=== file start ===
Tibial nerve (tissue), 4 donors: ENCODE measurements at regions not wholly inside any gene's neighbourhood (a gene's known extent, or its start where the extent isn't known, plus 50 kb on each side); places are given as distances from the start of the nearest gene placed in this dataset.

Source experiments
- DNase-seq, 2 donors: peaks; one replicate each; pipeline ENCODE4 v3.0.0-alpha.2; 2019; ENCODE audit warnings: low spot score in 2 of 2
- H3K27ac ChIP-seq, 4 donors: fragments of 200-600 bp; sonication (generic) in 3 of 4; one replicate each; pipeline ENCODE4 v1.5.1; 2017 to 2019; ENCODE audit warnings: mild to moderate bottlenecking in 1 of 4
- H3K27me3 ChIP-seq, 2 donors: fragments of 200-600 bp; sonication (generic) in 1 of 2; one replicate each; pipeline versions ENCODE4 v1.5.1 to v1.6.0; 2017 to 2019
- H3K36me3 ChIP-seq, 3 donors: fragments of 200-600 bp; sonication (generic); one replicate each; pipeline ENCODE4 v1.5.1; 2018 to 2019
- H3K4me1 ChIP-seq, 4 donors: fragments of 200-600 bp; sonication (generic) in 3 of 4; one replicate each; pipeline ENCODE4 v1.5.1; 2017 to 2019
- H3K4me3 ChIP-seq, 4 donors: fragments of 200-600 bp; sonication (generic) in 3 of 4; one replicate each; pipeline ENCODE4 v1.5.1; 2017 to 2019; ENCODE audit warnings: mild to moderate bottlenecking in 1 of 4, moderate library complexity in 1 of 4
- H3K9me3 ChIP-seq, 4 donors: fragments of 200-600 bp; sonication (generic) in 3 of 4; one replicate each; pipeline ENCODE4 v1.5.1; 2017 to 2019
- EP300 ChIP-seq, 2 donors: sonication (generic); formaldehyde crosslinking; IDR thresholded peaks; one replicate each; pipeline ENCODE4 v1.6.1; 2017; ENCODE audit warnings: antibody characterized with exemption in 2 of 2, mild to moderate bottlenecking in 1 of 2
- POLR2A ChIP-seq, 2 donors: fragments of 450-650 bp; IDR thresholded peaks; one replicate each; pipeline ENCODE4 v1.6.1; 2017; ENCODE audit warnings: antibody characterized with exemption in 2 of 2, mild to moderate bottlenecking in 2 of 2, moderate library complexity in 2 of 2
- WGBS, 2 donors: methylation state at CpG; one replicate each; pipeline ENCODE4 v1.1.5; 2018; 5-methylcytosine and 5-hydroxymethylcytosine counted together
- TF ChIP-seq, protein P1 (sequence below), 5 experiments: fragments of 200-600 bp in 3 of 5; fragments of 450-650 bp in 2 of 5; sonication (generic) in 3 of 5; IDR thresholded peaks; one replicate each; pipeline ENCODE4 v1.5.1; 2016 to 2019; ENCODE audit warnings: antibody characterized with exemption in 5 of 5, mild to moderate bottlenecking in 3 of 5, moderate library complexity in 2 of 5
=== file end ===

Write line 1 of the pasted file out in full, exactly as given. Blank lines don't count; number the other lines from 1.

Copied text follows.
Tibial nerve (tissue), 4 donors: ENCODE measurements at regions not wholly inside any gene's neighbourhood (a gene's known extent, or its start where the extent isn't known, plus 50 kb on each side); places are given as distances from the start of the nearest gene placed in this dataset.